Osmotic system for maintenance of perishable items
A system and methodology for rehydrating perishable items (e.g., flowers, fresh food items, such as fruits, vegetables, other produce, and nuts) during storage and transportation thereof. The osmotic rehydration apparatus includes a pressurized chamber, a humidifier, an ozone generator, an electrostatic sprayer, a reservoir containing saline, and an air compressor. The perishable items are placed in the osmotic chamber under positive pressure. A film of saline solution is applied to the surface of the perishable items via an electrostatic sprayer. The saline/chlorine film on the perishable items is dried, and the osmotic chamber is saturated with ozone gas via an ozone generator. The osmotic chamber is then saturated with tiny pure water droplets via a humidifier or an electrostatic sprayer. The pressure within the chamber is raised to a pressure above atmospheric pressure. The osmotic chamber is then placed inside a cooler at a temperature slightly above freezing.
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This application is a divisional of and claims priority to currently pending Nonprovisional application Ser. No. 16/521,809, entitled “Osmotic System for Maintenance of Perishable Items”, filed Jul. 25, 2019, which is a nonprovisional of and claims priority to provisional application No. 62/702,965, entitled “Osmotic System for Maintenance of Perishable Items,” filed Jul. 25, 2018 by the same inventor, the entirety of each of which is incorporated by reference.BACKGROUND OF THE INVENTION 1. Field of the Invention
This invention relates, generally, to the maintenance of perishable items. More specifically, it relates to osmotic systems that aid in the rehydration, disinfection, sanitation, storage, and shipping of perishable items, such as fruits, vegetables, nuts, and flowers.2. Brief Description of the Prior Art
Farmers, supermarkets, shippers, storage facilities, and other handlers and vendors of fruits, vegetables, nuts, and cut flowers are in need of a low cost, efficient, device, process, and system to ensure that their fruits, vegetables, nuts, and cut flowers are safe and free of bacteria, pathogens, insects, worms, and other contaminants. Loss of produce due to dehydration and wilting is a major problem in the food and agricultural industries. Farmers and other vendors who sell their fruits, vegetables, nuts, and cut flowers at roadside stands and farmers' markets can lose up to 50% of their produce and flowers due to dehydration and wilting. Most of the lost produce and flowers can be salvaged by rehydration and/or slowing down the dehydration and wilting process. Further, farmers, supermarkets, shippers, and other handlers and vendors of fruits, vegetables, nuts, and cut flowers need a better process and system that can enhance the storage and shipping life of the produce or flowers until they are sold or consumed.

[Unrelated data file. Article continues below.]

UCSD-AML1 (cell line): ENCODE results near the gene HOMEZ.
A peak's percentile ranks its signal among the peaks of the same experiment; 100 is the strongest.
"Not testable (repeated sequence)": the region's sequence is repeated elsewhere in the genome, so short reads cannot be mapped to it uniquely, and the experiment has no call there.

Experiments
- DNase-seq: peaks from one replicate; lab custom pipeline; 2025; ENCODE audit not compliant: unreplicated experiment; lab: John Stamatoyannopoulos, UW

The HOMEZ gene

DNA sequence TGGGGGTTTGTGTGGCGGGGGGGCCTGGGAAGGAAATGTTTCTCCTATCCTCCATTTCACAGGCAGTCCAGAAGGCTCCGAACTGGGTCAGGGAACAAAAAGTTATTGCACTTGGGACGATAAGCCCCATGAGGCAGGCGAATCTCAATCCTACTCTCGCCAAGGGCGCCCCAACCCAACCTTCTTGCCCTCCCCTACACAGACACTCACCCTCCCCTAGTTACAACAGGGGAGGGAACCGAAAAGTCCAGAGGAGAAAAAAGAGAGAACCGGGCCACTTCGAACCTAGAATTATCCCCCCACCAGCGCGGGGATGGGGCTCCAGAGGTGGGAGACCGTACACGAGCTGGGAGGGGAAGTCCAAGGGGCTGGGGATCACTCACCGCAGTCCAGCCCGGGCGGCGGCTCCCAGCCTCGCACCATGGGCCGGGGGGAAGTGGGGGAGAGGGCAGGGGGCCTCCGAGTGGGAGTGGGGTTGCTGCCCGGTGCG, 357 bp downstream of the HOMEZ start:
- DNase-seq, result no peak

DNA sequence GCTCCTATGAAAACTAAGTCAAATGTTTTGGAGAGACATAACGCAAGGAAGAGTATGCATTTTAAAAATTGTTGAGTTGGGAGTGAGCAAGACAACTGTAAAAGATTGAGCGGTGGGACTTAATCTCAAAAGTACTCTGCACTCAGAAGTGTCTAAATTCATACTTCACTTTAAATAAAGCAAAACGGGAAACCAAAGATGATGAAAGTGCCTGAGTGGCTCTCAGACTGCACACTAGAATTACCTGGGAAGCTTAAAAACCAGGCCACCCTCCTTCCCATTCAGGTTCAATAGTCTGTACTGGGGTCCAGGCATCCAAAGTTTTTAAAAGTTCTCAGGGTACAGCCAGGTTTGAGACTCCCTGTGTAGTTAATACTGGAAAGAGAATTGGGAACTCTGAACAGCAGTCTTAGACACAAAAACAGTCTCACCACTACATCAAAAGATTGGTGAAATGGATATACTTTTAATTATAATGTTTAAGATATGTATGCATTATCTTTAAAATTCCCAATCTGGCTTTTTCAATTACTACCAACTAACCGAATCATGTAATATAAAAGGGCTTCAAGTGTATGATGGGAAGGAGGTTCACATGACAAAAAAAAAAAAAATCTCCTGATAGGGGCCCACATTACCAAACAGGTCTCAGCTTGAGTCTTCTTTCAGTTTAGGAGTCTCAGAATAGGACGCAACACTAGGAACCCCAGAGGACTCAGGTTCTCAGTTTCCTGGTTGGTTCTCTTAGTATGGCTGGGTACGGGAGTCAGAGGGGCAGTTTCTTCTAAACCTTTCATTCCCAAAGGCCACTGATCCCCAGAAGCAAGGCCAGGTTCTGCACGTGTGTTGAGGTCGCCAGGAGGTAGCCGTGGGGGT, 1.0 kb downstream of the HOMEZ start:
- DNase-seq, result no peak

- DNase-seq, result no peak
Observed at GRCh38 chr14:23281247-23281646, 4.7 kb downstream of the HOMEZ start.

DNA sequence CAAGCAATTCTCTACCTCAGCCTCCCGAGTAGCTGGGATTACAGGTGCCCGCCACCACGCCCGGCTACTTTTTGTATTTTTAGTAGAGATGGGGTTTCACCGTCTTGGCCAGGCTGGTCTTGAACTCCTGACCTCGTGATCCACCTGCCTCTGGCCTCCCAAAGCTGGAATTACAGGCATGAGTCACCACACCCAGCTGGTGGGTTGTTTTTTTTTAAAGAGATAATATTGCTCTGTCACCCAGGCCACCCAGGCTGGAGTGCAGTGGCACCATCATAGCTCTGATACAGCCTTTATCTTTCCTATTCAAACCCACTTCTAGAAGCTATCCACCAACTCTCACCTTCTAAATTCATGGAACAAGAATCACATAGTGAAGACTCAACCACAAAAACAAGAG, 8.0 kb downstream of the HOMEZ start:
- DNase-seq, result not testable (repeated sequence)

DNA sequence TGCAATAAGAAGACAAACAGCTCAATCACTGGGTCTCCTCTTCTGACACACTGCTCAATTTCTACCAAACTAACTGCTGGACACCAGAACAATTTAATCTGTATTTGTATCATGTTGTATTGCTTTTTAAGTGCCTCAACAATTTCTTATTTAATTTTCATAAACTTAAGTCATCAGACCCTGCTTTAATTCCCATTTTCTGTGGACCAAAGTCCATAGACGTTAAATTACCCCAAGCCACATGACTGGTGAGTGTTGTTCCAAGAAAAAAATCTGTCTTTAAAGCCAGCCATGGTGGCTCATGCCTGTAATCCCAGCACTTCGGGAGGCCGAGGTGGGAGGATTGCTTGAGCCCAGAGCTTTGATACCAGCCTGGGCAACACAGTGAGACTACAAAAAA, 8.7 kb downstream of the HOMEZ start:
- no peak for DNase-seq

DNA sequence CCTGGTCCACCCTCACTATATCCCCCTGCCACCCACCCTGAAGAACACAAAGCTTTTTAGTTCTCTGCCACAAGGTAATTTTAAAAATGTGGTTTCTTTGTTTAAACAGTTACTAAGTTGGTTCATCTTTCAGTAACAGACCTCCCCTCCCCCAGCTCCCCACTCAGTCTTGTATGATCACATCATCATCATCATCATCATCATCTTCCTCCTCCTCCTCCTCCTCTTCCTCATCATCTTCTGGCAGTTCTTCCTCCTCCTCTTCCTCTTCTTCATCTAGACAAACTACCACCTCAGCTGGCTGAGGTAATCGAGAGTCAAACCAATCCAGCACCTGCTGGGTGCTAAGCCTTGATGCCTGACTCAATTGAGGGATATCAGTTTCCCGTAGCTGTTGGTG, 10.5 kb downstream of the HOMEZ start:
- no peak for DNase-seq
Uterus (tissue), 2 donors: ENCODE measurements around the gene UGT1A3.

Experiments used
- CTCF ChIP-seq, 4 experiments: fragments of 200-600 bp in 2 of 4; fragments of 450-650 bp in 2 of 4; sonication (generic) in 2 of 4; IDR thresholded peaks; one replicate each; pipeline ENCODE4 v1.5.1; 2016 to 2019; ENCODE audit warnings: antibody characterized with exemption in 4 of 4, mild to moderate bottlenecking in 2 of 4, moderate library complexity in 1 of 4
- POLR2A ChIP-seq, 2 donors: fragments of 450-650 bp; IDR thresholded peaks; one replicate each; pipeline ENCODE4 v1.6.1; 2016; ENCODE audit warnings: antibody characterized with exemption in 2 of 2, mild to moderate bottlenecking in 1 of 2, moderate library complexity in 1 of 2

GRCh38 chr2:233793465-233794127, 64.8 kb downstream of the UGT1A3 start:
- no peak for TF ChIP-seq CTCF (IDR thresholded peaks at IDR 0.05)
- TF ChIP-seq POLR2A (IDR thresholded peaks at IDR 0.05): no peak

Accordingly, what is needed is a device and system through which perishable goods can be rehydrated to slow the dehydration and wilting process in the goods. However, in view of the art considered as a whole at the time the present invention was made, it was not obvious to those of ordinary skill in the field of this invention how the shortcomings of the prior art could be overcome.
While certain aspects of conventional technologies have been discussed to facilitate disclosure of the invention, Applicant in no way disclaims these technical aspects, and it is contemplated that the claimed invention may encompass one or more of the conventional technical aspects discussed herein.
The present invention may address one or more of the problems and deficiencies of the prior art discussed above. However, it is contemplated that the invention may prove useful in addressing other problems and deficiencies in a number of technical areas. Therefore, the claimed invention should not necessarily be construed as limited to addressing any of the particular problems or deficiencies discussed herein.
In this specification, where a document, act or item of knowledge is referred to or discussed, this reference or discussion is not an admission that the document, act or item of knowledge or any combination thereof was at the priority date, publicly available, known to the public, part of common general knowledge, or otherwise constitutes prior art under the applicable statutory provisions; or is known to be relevant to an attempt to solve any problem with which this specification is concerned.BRIEF SUMMARY OF THE INVENTION
The long-standing but heretofore unfulfilled need for a rehydration and sanitation system used to improve the health of perishable is now met by a new, useful, and nonobvious invention.